British Columbia

Underqualified B.C. radiologist probe widens

The credentials of a third B.C. doctor are under investigation by the provincial government, following revelations last week that two other radiologists were analyzing scans despite being underqualified.

CT scan investigation

12 years ago
Duration 3:07
The CBC's Eric Rankin investigates how unqualified radiologists were permitted to read CT scans at three B.C. hospitals

The credentials of a third B.C. doctor are under investigation by the provincial government, following revelations last week that two other radiologists were analyzing scans despite being underqualified.

The latest case involves a doctor at St. Joseph's General Hospital in Comox. He has been identified as Jose Zanbilowicz.

"I'm deeply disturbed by these developments and the concern this may cause patients in the Comox Valley," B.C. Minister of Health Services Colin Hansen said in a release Monday. "I want to assure them we will act swiftly to get the facts and ensure any medical follow-up that may be required is dealt with as quickly as possible."

The ministry and the executive of the Vancouver Island Health Authority (VIHA) were informed late Friday by the CEO of St. Joseph's General Hospital of a concern with respect to the quality of CT scans read by one of their radiologists, a ministry release said.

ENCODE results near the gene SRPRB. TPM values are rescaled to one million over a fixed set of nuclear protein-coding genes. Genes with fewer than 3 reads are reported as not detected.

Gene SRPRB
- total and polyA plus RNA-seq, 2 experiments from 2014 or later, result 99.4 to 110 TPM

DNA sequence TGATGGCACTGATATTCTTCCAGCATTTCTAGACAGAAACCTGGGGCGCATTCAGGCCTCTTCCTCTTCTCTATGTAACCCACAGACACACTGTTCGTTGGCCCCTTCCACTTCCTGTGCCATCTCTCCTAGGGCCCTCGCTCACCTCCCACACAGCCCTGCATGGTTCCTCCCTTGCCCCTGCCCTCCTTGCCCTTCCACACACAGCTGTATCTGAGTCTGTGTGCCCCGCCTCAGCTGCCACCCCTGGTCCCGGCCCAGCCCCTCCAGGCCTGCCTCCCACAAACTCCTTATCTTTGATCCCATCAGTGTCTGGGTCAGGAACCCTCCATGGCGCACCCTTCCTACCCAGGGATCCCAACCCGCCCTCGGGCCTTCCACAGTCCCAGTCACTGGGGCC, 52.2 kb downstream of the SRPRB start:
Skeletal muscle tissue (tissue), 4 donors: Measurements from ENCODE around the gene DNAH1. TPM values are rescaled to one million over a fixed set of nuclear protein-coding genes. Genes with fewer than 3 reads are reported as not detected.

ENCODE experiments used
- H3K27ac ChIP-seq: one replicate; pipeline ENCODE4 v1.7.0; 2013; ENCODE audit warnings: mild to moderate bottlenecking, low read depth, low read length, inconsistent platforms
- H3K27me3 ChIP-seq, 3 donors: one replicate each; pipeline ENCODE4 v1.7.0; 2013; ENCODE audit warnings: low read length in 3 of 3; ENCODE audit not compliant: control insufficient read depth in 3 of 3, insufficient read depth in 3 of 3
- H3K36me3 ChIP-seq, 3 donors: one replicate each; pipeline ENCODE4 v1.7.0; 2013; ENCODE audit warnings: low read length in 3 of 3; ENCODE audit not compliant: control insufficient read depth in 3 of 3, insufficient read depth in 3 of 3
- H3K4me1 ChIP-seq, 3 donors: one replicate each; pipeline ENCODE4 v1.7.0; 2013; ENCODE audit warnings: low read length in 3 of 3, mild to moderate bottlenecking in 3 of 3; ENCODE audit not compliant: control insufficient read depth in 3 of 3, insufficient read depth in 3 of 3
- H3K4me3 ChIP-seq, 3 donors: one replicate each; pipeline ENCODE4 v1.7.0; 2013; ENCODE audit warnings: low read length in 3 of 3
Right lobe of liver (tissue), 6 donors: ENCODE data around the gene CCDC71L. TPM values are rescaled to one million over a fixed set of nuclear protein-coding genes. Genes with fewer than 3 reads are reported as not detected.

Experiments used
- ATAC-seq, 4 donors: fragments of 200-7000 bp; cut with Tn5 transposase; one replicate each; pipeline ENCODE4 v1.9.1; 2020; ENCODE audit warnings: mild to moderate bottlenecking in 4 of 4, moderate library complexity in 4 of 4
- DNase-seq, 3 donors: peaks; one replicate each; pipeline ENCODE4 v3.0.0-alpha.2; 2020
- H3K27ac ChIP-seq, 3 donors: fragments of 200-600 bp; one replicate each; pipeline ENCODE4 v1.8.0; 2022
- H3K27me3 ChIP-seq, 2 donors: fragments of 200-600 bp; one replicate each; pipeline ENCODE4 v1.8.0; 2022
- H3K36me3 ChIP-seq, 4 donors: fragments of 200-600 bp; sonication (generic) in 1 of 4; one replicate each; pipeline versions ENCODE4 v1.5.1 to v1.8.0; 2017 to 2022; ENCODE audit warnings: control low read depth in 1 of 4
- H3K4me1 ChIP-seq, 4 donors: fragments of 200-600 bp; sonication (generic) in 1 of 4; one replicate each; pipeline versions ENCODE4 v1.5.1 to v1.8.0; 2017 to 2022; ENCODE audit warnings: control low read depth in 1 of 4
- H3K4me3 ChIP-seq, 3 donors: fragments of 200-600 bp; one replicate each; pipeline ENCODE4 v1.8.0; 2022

VIHA is in the process of identifying any patients who might be affected by this development, their family doctors and medical specialists. Any patients in the Comox Valley who have concerns should contact their family doctor or HealthlinkBC at 811, the release said.

The privileges of the doctor have been withdrawn at the hospital.

The Vancouver Coastal Health Authority and the Fraser Health Authority revealed on Friday that thousands of patients had been contacted about two radiologists who lacked proper credentials and experience, yet had been analyzing CT scans. Dr. Mansukhlal Manjiv Parmar worked in Powell River, while the other unnamed physician worked in Chilliwack and Abbotsford, and briefly in Cranbrook.

Hansen said Friday there clearly had been a breakdown in the screening process as the health authorities filled radiology vacancies.

"My first concern is with the patients and their families and I want to apologize for the stress and anxiety this may cause," said Hansen.

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